Date Published: October 4, 2018
Publisher: Public Library of Science
Author(s): Constance A. Owens, Christine B. Peterson, Chad Tang, Eugene J. Koay, Wen Yu, Dennis S. Mackin, Jing Li, Mohammad R. Salehpour, David T. Fuentes, Laurence E. Court, Jinzhong Yang, Yong Fan.
To evaluate the uncertainty of radiomics features from contrast-enhanced breath-hold helical CT scans of non-small cell lung cancer for both manual and semi-automatic segmentation due to intra-observer, inter-observer, and inter-software reliability.
Three radiation oncologists manually delineated lung tumors twice from 10 CT scans using two software tools (3D-Slicer and MIM Maestro). Additionally, three observers without formal clinical training were instructed to use two semi-automatic segmentation tools, Lesion Sizing Toolkit (LSTK) and GrowCut, to delineate the same tumor volumes. The accuracy of the semi-automatic contours was assessed by comparison with physician manual contours using Dice similarity coefficients and Hausdorff distances. Eighty-three radiomics features were calculated for each delineated tumor contour. Informative features were identified based on their dynamic range and correlation to other features. Feature reliability was then evaluated using intra-class correlation coefficients (ICC). Feature range was used to evaluate the uncertainty of the segmentation methods.
From the initial set of 83 features, 40 radiomics features were found to be informative, and these 40 features were used in the subsequent analyses. For both intra-observer and inter-observer reliability, LSTK had higher reliability than GrowCut and the two manual segmentation tools. All observers achieved consistently high ICC values when using LSTK, but the ICC value varied greatly for each observer when using GrowCut and the manual segmentation tools. For inter-software reliability, features were not reproducible across the software tools for either manual or semi-automatic segmentation methods. Additionally, no feature category was found to be more reproducible than another feature category. Feature ranges of LSTK contours were smaller than those of manual contours for all features.
Radiomics features extracted from LSTK contours were highly reliable across and among observers. With semi-automatic segmentation tools, observers without formal clinical training were comparable to physicians in evaluating tumor segmentation.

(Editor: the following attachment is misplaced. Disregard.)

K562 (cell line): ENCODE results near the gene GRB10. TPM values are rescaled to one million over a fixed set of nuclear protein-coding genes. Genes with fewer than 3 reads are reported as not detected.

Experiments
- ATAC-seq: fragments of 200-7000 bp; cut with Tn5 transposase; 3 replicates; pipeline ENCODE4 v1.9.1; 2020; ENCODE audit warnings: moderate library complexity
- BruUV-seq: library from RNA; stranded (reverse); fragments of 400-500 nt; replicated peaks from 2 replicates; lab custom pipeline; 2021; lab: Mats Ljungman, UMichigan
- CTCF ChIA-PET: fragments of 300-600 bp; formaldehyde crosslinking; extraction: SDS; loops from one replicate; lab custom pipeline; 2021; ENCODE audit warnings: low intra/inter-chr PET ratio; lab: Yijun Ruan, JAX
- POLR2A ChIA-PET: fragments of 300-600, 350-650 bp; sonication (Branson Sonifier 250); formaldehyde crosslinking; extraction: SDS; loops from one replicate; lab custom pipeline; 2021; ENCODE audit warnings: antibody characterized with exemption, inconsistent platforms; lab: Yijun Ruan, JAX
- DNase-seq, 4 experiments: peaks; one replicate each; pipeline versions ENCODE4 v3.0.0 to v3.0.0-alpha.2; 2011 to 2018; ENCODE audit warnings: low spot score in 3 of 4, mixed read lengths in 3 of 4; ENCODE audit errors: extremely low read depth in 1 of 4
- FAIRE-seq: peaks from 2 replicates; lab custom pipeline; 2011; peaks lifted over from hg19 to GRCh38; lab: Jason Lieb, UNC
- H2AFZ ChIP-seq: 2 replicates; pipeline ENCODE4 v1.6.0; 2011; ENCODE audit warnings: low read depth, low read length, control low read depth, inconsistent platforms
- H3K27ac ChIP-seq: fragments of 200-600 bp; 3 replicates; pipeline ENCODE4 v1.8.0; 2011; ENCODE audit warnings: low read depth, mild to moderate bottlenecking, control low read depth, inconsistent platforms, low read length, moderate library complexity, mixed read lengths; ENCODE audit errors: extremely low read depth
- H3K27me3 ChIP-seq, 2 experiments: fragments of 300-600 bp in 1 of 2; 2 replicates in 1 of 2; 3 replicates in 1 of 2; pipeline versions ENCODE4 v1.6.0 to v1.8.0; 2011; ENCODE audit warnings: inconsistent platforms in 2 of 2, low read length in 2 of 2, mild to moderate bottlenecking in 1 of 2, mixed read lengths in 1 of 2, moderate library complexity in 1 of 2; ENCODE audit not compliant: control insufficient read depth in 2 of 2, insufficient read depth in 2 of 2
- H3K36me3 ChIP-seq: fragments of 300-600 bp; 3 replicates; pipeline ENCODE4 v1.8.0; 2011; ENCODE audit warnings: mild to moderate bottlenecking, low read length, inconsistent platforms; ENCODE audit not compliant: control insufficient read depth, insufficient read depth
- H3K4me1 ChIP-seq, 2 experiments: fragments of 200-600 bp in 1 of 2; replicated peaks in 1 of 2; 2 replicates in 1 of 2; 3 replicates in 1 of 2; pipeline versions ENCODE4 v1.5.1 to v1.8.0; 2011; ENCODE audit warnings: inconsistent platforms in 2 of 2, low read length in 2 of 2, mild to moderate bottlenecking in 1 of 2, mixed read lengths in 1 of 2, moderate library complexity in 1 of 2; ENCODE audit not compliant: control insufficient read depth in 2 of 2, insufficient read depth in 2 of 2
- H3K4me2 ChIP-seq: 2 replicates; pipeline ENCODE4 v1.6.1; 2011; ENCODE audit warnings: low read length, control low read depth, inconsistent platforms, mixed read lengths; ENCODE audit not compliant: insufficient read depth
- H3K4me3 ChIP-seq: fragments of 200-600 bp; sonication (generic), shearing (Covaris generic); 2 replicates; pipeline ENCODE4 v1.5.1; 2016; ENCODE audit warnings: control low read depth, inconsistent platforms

Precision medicine aims to customize cancer treatment for an individual patient by considering combined knowledge (i.e., conventional factors such as age and sex, genetics, proteins, and others) [1,2]. Precision medicine seeks to completely characterize the tumor to determine optimal treatment based on patient-specific characteristics. In recent years, studies have shown that radiomics features have the potential to significantly improve our ability to stratify patients according to likely treatment response beyond conventional prognostic factors, thereby leading to truly personalized cancer care [3–7].
Tumor delineation is an important aspect of the radiomics workflow. Variation in contouring can affect the extracted feature values, which would undoubtedly influence subsequent steps in the radiomics workflow. Identifying contouring software tools that improve feature reliability helps to mitigate feature uncertainties that arise from inconsistent contouring. In this study, we evaluated the uncertainty of radiomics features from both manual and semi-automatic segmentation due to intra-observer, inter-observer, and inter-software reliability. We found that, using semi-automatic segmentation such as LSTK, observers without formal clinical training can generate contours that are comparable to manually drawn contours generated by formally trained physicians (Fig 4).
Our findings showed that radiomics features computed from semi-automatic segmented volumes have better feature reproducibility and reliability than those computed from manual segmented volumes. In semi-automatic segmentation, the tool with less human interaction (i.e. LSTK) resulted in better feature reliability as well. Our results also showed that with semi-automatic segmentation tools, observers without formal clinical training were comparable to physicians in evaluating tumor segmentation. Our findings suggest the need of developing fully automatic segmentation tools (without any user input) for radiomics studies in order to minimize the impact from contouring uncertainty and to improve feature reproducibility and repeatability for subsequent analysis such as radiomics outcome studies or longitudinal clinical studies that assess tumor response.